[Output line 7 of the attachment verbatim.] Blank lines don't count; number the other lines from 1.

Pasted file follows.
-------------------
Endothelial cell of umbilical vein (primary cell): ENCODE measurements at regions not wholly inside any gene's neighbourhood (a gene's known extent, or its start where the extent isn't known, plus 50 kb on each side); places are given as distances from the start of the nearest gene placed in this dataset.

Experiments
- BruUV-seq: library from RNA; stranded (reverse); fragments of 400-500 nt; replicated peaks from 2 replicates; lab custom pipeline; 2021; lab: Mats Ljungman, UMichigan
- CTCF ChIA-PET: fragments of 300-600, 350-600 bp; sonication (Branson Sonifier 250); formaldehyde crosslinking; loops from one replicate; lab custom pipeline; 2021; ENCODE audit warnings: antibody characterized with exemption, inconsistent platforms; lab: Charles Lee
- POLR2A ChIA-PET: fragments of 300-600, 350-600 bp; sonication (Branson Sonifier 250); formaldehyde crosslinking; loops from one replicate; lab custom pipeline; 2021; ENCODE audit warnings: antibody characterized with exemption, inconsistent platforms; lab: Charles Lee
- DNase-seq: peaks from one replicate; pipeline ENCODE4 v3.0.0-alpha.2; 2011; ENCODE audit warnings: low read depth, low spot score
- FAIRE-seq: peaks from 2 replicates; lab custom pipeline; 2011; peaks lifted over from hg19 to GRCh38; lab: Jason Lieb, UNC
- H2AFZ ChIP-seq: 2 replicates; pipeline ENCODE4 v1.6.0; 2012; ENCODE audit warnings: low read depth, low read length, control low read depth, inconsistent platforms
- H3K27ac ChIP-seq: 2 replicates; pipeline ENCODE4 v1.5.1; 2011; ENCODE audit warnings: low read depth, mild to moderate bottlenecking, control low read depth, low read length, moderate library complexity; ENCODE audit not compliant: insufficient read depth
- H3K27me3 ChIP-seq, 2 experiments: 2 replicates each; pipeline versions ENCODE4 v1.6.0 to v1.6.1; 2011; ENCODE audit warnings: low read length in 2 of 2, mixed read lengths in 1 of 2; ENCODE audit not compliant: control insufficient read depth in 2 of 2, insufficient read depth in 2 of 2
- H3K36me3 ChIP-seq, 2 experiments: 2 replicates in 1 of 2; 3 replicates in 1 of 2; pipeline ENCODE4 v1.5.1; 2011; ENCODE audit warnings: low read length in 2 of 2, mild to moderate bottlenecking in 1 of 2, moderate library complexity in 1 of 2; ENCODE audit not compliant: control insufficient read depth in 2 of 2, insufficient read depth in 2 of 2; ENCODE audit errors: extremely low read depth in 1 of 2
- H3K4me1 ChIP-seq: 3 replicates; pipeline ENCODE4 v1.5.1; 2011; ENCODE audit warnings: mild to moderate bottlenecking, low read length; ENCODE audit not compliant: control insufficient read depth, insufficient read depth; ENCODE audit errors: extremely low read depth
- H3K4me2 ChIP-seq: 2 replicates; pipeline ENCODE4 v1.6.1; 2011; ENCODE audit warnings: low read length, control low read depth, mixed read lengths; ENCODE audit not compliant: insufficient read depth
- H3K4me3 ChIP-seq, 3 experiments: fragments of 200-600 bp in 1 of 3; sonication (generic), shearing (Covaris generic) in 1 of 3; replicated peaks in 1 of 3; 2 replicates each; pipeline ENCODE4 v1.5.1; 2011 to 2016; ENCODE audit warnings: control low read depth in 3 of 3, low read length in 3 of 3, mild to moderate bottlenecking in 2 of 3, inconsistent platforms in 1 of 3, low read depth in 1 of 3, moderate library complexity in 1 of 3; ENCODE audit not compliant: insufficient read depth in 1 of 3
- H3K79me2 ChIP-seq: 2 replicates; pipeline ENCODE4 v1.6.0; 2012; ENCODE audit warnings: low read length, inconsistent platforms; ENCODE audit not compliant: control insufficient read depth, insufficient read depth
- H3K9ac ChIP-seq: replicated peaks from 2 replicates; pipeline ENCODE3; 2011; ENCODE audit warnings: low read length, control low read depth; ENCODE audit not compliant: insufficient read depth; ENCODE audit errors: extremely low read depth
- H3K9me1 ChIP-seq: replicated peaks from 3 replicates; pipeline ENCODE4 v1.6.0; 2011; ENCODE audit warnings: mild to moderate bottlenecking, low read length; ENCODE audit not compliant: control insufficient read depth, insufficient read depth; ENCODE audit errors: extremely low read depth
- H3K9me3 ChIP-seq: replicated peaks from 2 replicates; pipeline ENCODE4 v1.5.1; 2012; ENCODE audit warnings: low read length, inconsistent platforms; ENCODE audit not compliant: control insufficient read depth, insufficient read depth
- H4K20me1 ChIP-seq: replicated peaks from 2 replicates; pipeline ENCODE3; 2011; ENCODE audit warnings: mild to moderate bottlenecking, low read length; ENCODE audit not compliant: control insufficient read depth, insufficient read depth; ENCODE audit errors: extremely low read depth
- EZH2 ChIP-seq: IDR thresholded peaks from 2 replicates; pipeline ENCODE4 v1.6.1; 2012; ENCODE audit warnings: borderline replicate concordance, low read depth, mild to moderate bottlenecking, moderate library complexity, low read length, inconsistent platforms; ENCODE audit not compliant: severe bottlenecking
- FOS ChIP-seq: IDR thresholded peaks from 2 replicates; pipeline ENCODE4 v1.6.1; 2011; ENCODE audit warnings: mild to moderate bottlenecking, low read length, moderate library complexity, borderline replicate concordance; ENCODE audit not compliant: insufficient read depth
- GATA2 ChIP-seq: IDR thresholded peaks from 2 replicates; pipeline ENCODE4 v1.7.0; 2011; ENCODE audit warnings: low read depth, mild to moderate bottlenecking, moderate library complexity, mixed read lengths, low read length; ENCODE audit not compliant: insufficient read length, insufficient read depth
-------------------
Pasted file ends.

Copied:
- FAIRE-seq: peaks from 2 replicates; lab custom pipeline; 2011; peaks lifted over from hg19 to GRCh38; lab: Jason Lieb, UNC